What to expect now

When the Dr.'s said they wanted to remove my husband's Cerebral AVM, they said that they wanted to get him back to doing what he was doing before the surgery. The only thing we expected to happen was some visual problems and recovery from surgery. The surgery was on Nov. 6th this year and I know it's not been that long, but my husband is having problems with multitasking, concentration, retaining information, remembering things, motivation, mood swings, depression, fatigue, etc.. He continues to have seizures as well and is on Topamax and Keppra which I know affects mood (which doesn't help with his mental issues either). All of this is catching us by surprise. I see and read that others in the AVM Survivors forum are dealing with these things as well and I don't dare tell my husband Bobby yet. He is very frustrated with what he can't do anymore. I wanted to know if this is going to be something we will have to deal with the rest of our lives? We go to his post-op appointment next week and are making a list of things to discuss with his Neurosurgeon.

Hi, OB88 - It's great that you're keeping a list of questions for the doc. (S)he will be able to speak more specifically w. familiarity re. your husband's case. Many people here (including me) have cognitive "fuzzy" moments, or worse. I for one, got hurt in a part of the brain commonly known for motor control, and although I am considered to be cognitively intact, I find it hard to believe the damage (there was massive bleeding and significant excision) was isolated. So I do stuff like Lumosity and besides all the games we play(ed) in Therapy I read what others have to say here about being intentional in your thinking and planning, e.g. setting timers on your phone for tasks, making good lists etc. I can imagine the frustration level. Hang in there! www.annninglearninghow.com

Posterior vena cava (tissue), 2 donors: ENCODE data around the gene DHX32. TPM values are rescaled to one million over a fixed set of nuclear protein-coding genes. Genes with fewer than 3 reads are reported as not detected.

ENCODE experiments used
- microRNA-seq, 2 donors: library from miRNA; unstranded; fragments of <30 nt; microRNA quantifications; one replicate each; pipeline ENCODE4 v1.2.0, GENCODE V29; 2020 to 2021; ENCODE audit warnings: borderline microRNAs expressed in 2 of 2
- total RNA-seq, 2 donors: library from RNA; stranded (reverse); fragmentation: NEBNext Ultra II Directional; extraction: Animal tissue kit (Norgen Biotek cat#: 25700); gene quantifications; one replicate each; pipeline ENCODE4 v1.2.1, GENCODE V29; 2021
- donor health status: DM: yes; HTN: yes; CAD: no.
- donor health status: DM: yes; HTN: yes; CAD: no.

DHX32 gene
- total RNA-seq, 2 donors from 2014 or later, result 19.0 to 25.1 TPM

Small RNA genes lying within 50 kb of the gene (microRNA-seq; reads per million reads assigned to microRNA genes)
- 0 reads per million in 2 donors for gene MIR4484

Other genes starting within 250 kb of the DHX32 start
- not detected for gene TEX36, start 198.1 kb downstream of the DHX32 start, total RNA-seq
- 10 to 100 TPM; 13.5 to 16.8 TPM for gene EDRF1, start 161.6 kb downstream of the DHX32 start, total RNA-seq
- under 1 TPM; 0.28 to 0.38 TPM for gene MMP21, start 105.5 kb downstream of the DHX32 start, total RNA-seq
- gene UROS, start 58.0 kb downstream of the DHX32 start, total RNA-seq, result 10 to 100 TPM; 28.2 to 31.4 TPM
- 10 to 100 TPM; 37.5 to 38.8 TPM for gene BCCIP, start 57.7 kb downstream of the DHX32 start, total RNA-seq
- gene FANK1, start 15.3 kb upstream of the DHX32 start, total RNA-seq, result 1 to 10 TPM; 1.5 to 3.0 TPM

It is still early days yet, oceannablue, and much can change and improve for your husband. The brain takes time to heal. Keeping a diary of any problems can help guide discussions with your neurosurgeon. Be as specific as possible when journaling your husband's experiences. A journal is also helpful for helping you both to notice improvements that happen gradually.

I had many of the symptoms after my surgery. It’s very early days as the others have said. For me most of the issues resolved, though the depression remains as does epilepsy. The other things took time, but resolved. You’re probably sick of the phrase take it one day at a time, but it is the thing to do. I think the others’ suggestion of a journal is really good. You might want to keep a section of it (not necessarily to show others) of successes. These might be very small things your husband manages that he couldn’t do the week before, or if he successfully does something a few times. That could just be for you, or you could share with your husband.

If your husband is able to read then it may be worth making some cards for routines such as what to do vin the morning (depending on what things he forgets. A list could also help with motivation to at least do the basics. If the really basic things are fine in the evening you could make a list of one or two things you will try to do the next day. Again that may help with motivation or memory loss.

Meanwhile see if you can get support yourself. I’m sure you are frustrated at the situation as well so come here or talk to friends or relatives about what is happening and maybe get help with practical things like shopping.

Thanks Ann

A journal is a good idea. I have been sending messages to both Neurologist and Neurosurgeon as to what is going on. It is part of my husbands permanent record and I think it keeps my husband toward the front of their mind instead of them putting him in the back of their memory. Thanks for the encouraging words.